MR MILLER: I don’t. I know that my colleagues in other agencies have put out a statement on that, and I’ll refer to that.
Elizabeth, go ahead.
QUESTION: Is an FTO redesignation of the Houthis more likely after yesterday’s attacks in the Red Sea?
MR MILLER: It is something that we continue to consider. We have not made a determination yet. You may recall that we lifted that that designation when we found that the designation was a barrier to the delivery of humanitarian aid that would help civilians. So it’s the subject of ongoing conversations inside the administration, but I wouldn’t want to make a – put my hand on the scale one way or the other.
QUESTION: And then just to follow up on that, is the administration concerned that this escalation from the Houthis could undermine the work you’ve done on the political process in Yemen?
MR MILLER: So we continue to support a peaceful resolution to the Yemen conflict. That’s been a priority for this administration since day one. Our special envoy for Yemen is traveling to the Gulf this week to continue intensive U.S. diplomacy and regional coordination, both to safeguard maritime security in the Red Sea and the Gulf of Aden in the midst of these provocative and dangerous attacks by the Houthis on International shipping. Those have threatened almost two years of progress to end the war in Yemen. And we will keep trying to end that war, reach a durable solution, and work with our allies and partners to respond to these Houthi attacks which threaten global shipping, threaten the global economy, threaten countries far outside Israel, far outside the region. I think this is a matter of global concern; it’s why we’re talking about it with allies and partners around the world.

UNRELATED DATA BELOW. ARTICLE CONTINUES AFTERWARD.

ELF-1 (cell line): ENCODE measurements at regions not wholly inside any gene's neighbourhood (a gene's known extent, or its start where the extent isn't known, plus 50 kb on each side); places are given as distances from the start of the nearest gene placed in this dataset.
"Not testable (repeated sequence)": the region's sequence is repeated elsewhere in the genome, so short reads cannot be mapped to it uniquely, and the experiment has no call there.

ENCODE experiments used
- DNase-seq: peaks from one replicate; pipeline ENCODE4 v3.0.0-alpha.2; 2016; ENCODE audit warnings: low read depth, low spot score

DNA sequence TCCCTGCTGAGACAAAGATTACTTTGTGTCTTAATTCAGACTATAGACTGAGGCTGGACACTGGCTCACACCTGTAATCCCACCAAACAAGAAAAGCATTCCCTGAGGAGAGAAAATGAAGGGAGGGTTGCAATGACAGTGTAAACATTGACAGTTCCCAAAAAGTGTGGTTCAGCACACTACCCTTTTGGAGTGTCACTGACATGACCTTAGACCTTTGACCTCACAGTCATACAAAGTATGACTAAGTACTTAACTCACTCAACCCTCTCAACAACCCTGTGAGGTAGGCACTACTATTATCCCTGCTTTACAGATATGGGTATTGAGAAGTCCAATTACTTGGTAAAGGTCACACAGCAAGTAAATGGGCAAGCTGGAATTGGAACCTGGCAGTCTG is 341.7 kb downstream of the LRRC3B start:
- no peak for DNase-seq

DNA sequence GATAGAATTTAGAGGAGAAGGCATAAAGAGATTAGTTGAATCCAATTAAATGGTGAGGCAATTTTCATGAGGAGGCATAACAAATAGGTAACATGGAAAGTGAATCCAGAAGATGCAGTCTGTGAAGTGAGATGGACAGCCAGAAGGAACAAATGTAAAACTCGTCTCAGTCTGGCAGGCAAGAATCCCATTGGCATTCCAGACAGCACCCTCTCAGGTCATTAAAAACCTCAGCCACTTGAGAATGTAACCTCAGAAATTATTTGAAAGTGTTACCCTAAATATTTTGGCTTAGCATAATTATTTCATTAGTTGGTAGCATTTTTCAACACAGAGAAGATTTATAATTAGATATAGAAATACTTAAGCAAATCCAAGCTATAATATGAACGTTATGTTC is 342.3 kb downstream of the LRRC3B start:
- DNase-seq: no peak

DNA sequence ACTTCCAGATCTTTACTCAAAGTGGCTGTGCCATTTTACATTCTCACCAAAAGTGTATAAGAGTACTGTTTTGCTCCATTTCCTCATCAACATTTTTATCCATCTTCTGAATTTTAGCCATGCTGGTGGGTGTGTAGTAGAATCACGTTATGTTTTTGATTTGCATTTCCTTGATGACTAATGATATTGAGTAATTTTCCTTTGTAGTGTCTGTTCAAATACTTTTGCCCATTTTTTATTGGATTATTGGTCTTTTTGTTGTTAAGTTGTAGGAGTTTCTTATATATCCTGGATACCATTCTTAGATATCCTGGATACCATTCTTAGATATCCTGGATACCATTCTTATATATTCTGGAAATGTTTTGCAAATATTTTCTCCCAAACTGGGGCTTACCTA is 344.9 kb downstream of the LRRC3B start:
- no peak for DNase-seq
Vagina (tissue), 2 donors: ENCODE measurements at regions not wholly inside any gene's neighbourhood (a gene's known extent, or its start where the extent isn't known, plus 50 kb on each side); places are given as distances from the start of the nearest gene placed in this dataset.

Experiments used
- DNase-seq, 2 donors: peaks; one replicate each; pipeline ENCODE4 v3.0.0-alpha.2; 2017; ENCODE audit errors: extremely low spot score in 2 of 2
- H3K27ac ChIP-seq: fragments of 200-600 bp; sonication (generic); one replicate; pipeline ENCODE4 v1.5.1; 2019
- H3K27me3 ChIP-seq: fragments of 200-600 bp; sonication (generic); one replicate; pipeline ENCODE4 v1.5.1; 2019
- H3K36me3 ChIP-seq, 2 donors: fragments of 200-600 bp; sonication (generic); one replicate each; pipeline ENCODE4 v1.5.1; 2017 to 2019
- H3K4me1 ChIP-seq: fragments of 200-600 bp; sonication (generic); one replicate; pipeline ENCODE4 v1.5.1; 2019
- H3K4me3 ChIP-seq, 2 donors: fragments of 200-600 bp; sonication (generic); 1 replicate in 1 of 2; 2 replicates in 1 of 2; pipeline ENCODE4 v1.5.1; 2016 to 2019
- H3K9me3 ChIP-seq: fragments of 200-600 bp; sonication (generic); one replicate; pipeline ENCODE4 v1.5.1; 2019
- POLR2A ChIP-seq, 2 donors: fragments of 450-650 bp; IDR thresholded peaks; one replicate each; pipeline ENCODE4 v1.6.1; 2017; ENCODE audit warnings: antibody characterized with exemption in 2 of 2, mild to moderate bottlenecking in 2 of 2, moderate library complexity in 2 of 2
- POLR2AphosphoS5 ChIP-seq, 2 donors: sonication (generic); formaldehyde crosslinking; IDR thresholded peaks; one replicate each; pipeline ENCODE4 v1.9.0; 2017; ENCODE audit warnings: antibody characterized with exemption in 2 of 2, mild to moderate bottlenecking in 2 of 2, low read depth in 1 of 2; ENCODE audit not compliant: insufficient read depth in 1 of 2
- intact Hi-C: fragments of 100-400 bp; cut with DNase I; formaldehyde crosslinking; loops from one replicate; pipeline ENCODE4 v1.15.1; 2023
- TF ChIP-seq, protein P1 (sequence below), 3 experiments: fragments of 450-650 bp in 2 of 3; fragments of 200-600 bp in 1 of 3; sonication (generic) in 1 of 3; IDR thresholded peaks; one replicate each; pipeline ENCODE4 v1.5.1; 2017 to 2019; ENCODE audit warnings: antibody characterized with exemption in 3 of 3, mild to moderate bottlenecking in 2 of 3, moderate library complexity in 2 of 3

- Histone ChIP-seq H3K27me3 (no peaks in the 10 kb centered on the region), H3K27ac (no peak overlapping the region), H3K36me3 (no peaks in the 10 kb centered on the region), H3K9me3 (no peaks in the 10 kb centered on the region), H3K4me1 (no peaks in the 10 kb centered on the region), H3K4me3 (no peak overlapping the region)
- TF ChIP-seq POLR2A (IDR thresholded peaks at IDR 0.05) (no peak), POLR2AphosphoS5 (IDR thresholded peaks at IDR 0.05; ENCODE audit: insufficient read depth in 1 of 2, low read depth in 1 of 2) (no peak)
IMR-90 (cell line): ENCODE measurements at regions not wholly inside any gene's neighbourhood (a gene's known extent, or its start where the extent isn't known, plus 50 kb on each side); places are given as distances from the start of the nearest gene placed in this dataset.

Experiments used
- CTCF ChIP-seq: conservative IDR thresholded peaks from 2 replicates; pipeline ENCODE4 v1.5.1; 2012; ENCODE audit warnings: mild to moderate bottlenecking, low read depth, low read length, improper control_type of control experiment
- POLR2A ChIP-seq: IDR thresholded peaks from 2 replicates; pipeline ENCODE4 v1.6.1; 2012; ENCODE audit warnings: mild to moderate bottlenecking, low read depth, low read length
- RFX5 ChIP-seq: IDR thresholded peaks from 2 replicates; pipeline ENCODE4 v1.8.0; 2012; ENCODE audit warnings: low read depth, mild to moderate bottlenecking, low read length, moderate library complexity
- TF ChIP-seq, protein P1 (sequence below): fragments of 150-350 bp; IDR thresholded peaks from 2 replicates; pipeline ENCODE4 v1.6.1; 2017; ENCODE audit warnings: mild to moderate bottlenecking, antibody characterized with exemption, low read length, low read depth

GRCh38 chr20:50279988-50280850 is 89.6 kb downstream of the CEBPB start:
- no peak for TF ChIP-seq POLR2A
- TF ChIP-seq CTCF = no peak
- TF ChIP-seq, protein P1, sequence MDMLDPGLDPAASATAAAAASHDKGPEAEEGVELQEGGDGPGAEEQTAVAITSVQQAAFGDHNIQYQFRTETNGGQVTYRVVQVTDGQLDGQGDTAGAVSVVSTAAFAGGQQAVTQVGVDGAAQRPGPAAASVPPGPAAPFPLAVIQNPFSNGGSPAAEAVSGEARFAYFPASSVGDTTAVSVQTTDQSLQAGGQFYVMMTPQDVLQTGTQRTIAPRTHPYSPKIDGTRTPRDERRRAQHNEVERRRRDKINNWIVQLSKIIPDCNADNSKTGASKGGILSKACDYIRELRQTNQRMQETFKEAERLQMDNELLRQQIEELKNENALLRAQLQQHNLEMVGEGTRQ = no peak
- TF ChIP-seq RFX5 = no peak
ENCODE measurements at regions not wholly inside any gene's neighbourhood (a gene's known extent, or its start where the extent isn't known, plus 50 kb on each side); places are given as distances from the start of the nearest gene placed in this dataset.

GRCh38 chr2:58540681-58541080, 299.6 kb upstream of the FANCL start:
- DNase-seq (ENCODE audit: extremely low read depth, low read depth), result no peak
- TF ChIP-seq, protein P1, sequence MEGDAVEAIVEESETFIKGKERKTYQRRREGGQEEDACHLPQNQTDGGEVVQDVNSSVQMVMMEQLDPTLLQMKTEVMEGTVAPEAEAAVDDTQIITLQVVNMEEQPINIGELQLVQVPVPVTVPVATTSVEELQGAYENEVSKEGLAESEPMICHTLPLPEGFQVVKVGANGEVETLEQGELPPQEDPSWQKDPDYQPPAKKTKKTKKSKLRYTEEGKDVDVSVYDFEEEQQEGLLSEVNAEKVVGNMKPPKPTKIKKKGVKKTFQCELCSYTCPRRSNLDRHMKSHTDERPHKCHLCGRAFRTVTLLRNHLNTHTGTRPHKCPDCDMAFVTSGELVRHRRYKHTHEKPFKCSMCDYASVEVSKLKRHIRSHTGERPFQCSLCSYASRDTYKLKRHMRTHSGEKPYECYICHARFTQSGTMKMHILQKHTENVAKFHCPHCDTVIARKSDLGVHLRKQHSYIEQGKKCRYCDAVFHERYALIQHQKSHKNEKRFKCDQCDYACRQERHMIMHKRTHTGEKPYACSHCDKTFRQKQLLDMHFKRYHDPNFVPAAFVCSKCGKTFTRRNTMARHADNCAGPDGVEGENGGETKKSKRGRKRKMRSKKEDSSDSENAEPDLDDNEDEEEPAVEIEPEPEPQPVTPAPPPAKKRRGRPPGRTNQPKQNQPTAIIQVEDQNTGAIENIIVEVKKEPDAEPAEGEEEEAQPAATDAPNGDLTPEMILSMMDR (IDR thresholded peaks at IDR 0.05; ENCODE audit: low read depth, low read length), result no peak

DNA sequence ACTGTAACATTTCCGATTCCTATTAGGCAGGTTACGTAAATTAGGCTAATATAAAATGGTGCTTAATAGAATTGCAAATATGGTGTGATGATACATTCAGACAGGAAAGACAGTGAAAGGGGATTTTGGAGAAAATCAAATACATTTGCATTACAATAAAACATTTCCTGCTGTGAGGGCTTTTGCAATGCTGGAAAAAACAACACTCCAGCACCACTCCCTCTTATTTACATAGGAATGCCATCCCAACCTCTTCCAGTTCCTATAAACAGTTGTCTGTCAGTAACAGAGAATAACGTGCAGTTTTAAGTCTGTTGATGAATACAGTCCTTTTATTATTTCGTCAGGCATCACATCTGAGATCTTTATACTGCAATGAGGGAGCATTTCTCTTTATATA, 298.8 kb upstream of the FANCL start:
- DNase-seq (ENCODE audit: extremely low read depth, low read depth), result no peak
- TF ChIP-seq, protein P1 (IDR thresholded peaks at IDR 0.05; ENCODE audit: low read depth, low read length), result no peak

QUESTION: Matt, can I go back to something you said in response to one of the questions about sexual violence? I’m just interested because the phrasing that you used was curious to me, at least. You said you have no reason to doubt any reports that rape was used as sexual – sexual violence was used by Hamas. You said the fact that they, meaning Hamas, continue to hold women hostages – okay, that is a fact – the fact that they continue to hold children hostages – that is also a fact – but then you said “the fact that it seems” one of the reasons they don’t want to turn women over that they’ve been holding hostage – and the reason that the pause fell apart – is that they don’t want those women to be able to talk about what happened to them during their time in captivity. “The fact that it seems” – why do you – is this just conjecture on your part?